Regardless of the film's reception, it was a success on a personal level. Lin's parents, who managed a fish-and-chips restaurant for 26 years that closed only on Thanksgiving, came to the set to visit, prompting their son to realize that he now had the means to make their life a lot easier. "I was shooting Annapolis in Philly, and they were visiting. They were hanging out at my place, and I looked at them and I got really emotional. I saw sunlight hit their skin, and for 26 years, either I saw them and they're working in the restaurant, or at home at night—I had never seen sunlight on their skin. I went, 'Fuck, man, I gotta retire them!' So it was good that Fast and Furious came along."

With his parents taken care of, and rent no longer a worry for the first time in his life, Lin's new film, Finishing the Game, is a long-simmering passion project that, while not as obviously commercial as his studio films, is his best work since Better Luck Tomorrow. It's also his first comedy, a mockumentary supposedly unearthed from the '70s (deliberately shot on old rental cameras for that aged effect) about the completion of Bruce Lee's final film Game of Death, completed with rather obvious body doubles when Lee died after only 40 minutes of footage had been shot. Lin's film is a satirical, speculative look at the casting process for Lee's body doubles, who include the likes of Breeze Loo (Roger Fan), a martial arts star who always uses stunt doubles for himself; Tarrick Tyler (McCaleb Burnett), a white guy who insists he's half-Chinese and overplays the racial oppression card for all it's worth; Eli (Leonardo Nam), a New Zealander who's a dead ringer for Bruce, but feels the part is beneath him; and Raja Moore (Mousa Kraish), a doctor who only went to medical school to honor his mother's wishes, and now that she's dead is switching back to being an actor. MC Hammer, James Franco and George Takei make appearances too; Takei was recruited when Lin saw a photo of the actor wearing a Tokyo Drift T-shirt.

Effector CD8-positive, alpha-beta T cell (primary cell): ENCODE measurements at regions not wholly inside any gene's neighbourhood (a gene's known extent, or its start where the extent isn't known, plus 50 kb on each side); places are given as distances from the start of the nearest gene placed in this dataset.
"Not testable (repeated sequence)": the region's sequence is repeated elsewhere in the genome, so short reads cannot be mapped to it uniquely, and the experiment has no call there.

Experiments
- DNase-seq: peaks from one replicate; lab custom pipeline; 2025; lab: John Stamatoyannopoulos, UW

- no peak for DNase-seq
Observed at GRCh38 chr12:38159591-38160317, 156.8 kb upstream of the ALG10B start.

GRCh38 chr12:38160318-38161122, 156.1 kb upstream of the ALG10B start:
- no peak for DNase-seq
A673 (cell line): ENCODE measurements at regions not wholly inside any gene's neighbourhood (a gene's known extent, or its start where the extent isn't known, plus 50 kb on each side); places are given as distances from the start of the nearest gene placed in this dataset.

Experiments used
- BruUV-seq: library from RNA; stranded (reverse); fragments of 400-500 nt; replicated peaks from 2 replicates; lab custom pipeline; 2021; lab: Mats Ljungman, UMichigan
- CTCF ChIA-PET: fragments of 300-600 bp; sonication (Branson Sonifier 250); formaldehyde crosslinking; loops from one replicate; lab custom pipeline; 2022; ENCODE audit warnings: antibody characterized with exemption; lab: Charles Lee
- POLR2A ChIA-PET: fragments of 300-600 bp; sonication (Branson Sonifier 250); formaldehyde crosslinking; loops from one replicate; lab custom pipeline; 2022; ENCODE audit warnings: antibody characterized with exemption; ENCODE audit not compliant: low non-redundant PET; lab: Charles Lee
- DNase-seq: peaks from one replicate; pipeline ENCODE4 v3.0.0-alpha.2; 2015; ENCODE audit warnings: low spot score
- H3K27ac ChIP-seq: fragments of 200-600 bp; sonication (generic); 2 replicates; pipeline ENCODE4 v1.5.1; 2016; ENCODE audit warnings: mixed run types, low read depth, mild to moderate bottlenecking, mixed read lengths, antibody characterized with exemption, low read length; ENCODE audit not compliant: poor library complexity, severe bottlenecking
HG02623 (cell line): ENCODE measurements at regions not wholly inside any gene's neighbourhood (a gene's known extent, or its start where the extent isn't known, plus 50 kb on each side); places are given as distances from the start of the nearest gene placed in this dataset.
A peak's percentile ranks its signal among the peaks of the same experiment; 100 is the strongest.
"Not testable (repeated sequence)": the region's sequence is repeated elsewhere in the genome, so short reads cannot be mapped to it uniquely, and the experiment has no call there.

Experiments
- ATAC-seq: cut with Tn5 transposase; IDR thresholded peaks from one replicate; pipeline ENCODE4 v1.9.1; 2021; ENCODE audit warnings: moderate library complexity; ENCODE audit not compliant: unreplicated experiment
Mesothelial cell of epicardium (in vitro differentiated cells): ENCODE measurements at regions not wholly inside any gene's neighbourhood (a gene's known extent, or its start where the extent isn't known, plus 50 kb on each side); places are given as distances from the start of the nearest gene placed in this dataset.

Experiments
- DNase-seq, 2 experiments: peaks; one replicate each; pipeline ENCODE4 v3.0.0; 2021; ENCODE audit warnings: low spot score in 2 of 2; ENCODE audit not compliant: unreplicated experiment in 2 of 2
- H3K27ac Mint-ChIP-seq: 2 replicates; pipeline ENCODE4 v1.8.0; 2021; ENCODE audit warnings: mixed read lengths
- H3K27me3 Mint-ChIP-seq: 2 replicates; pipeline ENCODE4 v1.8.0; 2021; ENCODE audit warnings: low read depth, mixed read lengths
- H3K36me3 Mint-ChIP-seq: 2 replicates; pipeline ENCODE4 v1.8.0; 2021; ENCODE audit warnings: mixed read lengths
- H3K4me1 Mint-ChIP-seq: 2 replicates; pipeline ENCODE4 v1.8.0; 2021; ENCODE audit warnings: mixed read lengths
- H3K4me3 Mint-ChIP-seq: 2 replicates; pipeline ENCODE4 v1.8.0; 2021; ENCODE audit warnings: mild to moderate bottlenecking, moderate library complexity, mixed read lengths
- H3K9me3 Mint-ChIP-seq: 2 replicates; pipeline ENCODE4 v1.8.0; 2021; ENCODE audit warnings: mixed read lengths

Finishing the Game draws on experiences from both childhood and Lin's recent career moves, he says. "When I was 10 years old, we had no concept of what a body double was, and we were totally confused. So I was always very intrigued how that guy got the job. I thought it'd be fun to try a movie like this, but with the theme of denial, which seems to be so prevalent in our society—especially in the film industry."

Perhaps not surprisingly, when he pitched the idea to the big studios, they wanted to make it into a kung-fu movie.

"Kung-Fu Hustle came up 25 times. And if that's the movie I wanted to make, then I would have taken that route. But I wanted to do it in an even more esoteric way."